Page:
Archive for August, 2021

Of all the routes up Ingleborough, I prefer the one from Clapham. The interest starts early, and is varied throughout – by turns sylvan, and dramatic. You can also make the walk into a circuit, if you include the three peaks route as far as Sulber Gate, then turn for home. The downside is you don’t get a look at the shape of the hill itself. For that, you have to walk in from Ingleton.

It’s a long walk, too, or so it seems. First, it’s a mile from the village to the start of the fells, then a mile and a half along a rough bridleway to Crina Bottom, and finally, a mile up a steep track through the limestone terraces, to the top. The interest actually starts about a mile from the summit, when the view suddenly opens, and you get a view of Ingleborough at its most aesthetic, and often its dramatic best. That last mile feels mostly vertical, though. The view is aided immensely by the farm at Crina Bottom, which has been providing foreground interest for artists for centuries.

I first saw that view as a drawing by Alfred Wainwright, in his venerable book “Walks in Limestone Country”, and I’ve often admired it. His pen and ink work possessed a charm that made the northern hills and mountains seem friendly, and accessible. Today’s visit has two objectives, then: one is to photograph the hill, as near as I can to how Wainwright drew it, and two, of course, while I’m here, to walk up it.

It’s a fine, late summer day, warming quickly to temperatures well in excess of the forecast. The light is softened by a faint haze, pooled here and there on the green flanks of the dales, and moving slowly. A little bird told me the kids were back at school, so “Holiday UK” is effectively over. Nevertheless, I make an early start. The village car-park is empty, which is a pleasant surprise. The hill is also quiet. It looks as if the mid-week scene has indeed been handed back to us retirees, now, and about time too. We must make hay, while the sun shines!

The long bridleway to Crina Bottom

I regret to say I am without the little blue car today. She’s making unfamiliar noises – a sort of clipping sound, like she’s picked up a flint, but I’ve checked the tyres, and she hasn’t. And anyway, it only comes on when she warms up. I suspect, in fact, she’s suffering a leaking brake caliper. So, for now, she rests up while waiting an appointment with the mechanic. It’s a pity; the drive to Ingleton from the M6, along the valley of the Lune, would have been perfect with the open-top. As it is, I drive it in the air-conditioned cocoon of my good lady’s car, which, however, I note is also making unfamiliar noises today. Never mind, it delivers me safely, and without recourse to the RAC.

Ingleton is one of those idyllic little places I have fantasies about retiring to, because, for all of its rural isolation, it does not lack facilities – leisure, library, even a swimming pool. And that’s before we get started on the varied walking hereabouts. I’m thinking they must have a canny council. Decades of austerity seems to have left mine bankrupt. It can’t even afford cat’s eyes to guide us home at night, let alone “facilities” for idle leisure.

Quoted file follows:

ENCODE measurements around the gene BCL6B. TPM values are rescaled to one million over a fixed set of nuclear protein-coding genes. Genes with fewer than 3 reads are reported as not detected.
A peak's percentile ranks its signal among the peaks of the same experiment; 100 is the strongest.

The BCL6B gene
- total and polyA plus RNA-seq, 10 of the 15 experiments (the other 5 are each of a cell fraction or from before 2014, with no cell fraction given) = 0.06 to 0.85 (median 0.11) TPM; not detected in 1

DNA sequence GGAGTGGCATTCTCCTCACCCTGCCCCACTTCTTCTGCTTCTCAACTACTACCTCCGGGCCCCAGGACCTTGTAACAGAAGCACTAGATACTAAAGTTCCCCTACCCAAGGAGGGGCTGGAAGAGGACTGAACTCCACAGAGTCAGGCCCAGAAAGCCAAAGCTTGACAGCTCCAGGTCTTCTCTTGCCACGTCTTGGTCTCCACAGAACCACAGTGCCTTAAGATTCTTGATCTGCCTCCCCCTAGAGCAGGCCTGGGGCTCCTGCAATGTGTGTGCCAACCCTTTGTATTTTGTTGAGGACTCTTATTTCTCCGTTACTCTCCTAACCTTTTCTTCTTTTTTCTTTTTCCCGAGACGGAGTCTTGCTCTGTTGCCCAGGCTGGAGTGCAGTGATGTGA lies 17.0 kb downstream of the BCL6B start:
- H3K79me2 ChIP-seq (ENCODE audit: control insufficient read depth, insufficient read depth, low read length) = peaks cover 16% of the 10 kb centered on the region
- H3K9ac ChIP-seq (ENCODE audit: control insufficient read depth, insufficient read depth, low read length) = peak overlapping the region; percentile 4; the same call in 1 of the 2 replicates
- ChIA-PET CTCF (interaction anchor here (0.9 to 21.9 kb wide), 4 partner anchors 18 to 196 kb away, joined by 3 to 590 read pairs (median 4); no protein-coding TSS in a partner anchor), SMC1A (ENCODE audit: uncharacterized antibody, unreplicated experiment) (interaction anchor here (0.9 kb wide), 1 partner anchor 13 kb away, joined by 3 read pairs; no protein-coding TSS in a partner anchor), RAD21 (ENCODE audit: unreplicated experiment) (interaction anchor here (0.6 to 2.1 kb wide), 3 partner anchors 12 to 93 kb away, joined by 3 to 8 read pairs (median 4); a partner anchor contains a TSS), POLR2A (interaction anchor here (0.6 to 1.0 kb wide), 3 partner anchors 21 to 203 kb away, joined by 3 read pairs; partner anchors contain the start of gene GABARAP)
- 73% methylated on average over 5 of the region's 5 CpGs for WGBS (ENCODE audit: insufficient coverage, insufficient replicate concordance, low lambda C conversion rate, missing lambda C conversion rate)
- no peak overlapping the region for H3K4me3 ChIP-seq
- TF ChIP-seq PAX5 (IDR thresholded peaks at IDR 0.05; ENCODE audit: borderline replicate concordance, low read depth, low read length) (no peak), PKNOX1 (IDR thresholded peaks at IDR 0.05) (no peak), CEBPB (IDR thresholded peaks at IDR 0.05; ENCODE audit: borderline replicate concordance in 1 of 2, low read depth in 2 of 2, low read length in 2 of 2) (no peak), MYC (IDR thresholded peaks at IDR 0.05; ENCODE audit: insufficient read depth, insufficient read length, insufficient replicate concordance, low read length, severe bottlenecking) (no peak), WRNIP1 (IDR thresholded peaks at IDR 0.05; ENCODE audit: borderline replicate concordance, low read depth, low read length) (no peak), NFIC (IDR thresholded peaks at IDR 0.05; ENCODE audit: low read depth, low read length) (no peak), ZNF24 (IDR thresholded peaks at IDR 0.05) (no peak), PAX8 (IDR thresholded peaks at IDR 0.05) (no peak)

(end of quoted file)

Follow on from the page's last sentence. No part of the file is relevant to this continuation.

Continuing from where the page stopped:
Anyway, I make it along the long, sinewy bridleway to Crina Bottom, and take the shot, or rather several shots which I’ll muck about with later. The farm was up for sale last year. It’s remote, and entirely off-grid, a dream of a place to hole up in. But that’s a rough, steep, twisty drive to it along the bridle-way, though I note the sale included a Shogun 4×4, and you’ll need it. This place will be cut off at the merest hint of snow.

From here the whole of the mountain comes suddenly into view, and every inch of the route up it. Wainwright’s drawing really nails it. I’ve climbed Ingleton several times, been blown off it once, rained off it twice, and every time I do make the top, it seems bigger than the last. In this respect, at a thousand feet short of England’s biggest, I’m probably best advised to keep away from Scafell nowadays. Or maybe I just pace myself too quick, when I’m on my own, and wear myself out. We’ll make that our excuse today, then, rather than blame it on our middling mountain form.

As we make the climb, the vista opens out, and we get the wider views, which are especially fine across the upper reaches of Ribblesdale, from the viaduct at Ribblehead, to Whernside, then down the length of the Twistleton scars, and all the way out to the coast.

There was an amusing encounter with a family on the way up. It’s a scene you often see in the hills, on the popular tourist routes, the guy striding ahead with a remote air about him, an intrepid explorer with map and compass, wife in the rear, placating three kids of ages ranging from eight to early adolescence, and in various stages of revolt. In short, the kids were whining, though unlike me, they didn’t seem to lack energy for the climb. They just didn’t like the idea of it any more. The woman did a sterling job jollying them along, though I would have given up by now and walked them back to Ingleton for ice creams. Bringing up children has a way of rounding off all your square corners, until hopefully by the time they’re in their twenties, you’re as round and smooth, and slippery as a greased pool ball, with Zen for your middle name. I got a cheery hello from her as I came through at my snail’s pace, nothing from him. I hope she tore a strip off him when they got back.